University Affairs web editor Phillip Todd has pushed me to start tweeting on Twitter (http://twitter.com/Margin_Notes), particularly during the upcoming Congress of the Humanities and Social Sciences in Ottawa.
(You can see my latest tweets on the right-hand side of this page by scrolling down a bit. As well, you can follow all tweets related to Congress by going to our Careers page and scrolling down to “Who’s saying what at Congress.”)
I’m not exactly what you’d consider an early adopter of technology, but I’m no Luddite and do get the idea of social media (I’m blogging, right?). But I do wonder where this all is leading.
Like most other sentient beings, I have e-mail, and my inbox is constantly overflowing. I also have an RSS feed aggregator where I attempt to keep track of all those interesting blogs that I’ve bookmarked. I’m also on Facebook, although I really haven’t done much with it – I just don’t have the inclination to start amassing all those virtual friends.
And now, with Twitter, I can follow the scattered thoughts of dozens – or hundreds! – of people, most of whom I don’t know.
It’s not so much the utility I’m questioning, but the time element. Where in an eight-hour working day am I supposed to fit all this in? Keeping track of and engaging in social media is a portion of my job, but it is emphatically not supposed to be my entire job. Yeah, I know that sounds soooo 20th century, but I’m certain most people feel the same way.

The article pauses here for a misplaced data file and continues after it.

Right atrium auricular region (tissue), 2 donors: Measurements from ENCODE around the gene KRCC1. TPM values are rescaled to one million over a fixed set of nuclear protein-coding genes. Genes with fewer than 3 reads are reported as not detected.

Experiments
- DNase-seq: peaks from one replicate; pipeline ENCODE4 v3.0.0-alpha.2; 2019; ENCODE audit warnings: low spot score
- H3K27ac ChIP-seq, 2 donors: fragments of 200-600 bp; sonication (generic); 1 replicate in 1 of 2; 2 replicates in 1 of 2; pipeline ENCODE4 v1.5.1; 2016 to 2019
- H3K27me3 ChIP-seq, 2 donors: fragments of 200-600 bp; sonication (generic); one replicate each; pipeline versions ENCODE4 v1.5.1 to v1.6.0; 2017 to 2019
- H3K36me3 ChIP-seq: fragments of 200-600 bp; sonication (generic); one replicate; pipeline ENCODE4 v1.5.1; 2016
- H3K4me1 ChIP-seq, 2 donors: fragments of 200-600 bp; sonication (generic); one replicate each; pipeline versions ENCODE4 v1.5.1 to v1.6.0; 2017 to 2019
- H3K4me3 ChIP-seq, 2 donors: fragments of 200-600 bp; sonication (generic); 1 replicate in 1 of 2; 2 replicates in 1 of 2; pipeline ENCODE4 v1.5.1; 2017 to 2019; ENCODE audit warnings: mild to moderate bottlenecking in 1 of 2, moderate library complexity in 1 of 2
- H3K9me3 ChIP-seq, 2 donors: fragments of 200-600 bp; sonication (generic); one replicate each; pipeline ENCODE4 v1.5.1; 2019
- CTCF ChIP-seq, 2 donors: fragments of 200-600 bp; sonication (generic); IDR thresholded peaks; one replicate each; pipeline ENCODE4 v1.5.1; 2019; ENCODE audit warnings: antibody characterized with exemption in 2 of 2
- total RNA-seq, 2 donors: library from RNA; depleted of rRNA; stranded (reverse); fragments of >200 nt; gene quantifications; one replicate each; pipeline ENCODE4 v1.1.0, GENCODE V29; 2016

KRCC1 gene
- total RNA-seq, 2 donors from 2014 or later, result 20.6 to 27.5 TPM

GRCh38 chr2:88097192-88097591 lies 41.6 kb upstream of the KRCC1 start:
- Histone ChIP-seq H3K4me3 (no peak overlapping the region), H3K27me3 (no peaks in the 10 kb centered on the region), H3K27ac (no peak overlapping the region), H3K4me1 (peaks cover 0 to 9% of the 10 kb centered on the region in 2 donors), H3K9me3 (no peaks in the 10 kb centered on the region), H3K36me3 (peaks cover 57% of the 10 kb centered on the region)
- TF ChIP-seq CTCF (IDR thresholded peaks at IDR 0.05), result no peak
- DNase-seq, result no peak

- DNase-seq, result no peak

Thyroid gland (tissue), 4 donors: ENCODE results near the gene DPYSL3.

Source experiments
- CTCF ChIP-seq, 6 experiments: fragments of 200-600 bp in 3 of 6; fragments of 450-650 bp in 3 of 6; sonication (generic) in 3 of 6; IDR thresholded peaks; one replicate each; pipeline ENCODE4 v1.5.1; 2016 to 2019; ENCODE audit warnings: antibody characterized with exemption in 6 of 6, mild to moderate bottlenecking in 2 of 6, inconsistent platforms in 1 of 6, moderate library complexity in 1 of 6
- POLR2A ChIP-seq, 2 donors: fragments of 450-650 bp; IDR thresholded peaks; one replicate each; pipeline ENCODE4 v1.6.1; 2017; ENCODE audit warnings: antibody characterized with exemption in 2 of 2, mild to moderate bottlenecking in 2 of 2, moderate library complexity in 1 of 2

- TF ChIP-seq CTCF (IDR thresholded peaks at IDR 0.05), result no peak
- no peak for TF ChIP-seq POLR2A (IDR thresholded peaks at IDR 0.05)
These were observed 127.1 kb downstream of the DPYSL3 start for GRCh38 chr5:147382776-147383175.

I was thinking about this all recently as I read an article in the Chronicle of Higher Education about the challenges universities face in using social media for student recruitment. Recruitment offices must contend not only with blogs and Facebook, but also Flickr, YouTube, iTunesU and now Twitter, to name the obvious suspects. As the article states: “As technology evolves, colleges feel pressure to be present in every possible way.”
I feel your pain.
But there was an eye-opening little tidbit in the story that made me stop and think. According to a recent survey by the Art & Science Group, a higher-education consulting firm, roughly one-quarter of students became more interested in a college after visiting social-networking sites. Not bad. However, 88 percent said the same about actual, in-the-flesh campus visits.
Among those quoted in the article was Bruce J. Poch, vice president and dean of admissions at Pomona College in Claremont, California. Referring to social media, he said: “There’s some version of this that is going to be crucial.” The rest he calls faddism. But how do you know which is which?
Mr. Poch says he is going to watch social-media pioneers for now and see what patterns emerge. “I don’t know whether it’s lazy or wise,” he says. “Maybe somewhere in between.”
Thoughts, anyone? (Of the Twitter variety or otherwise.)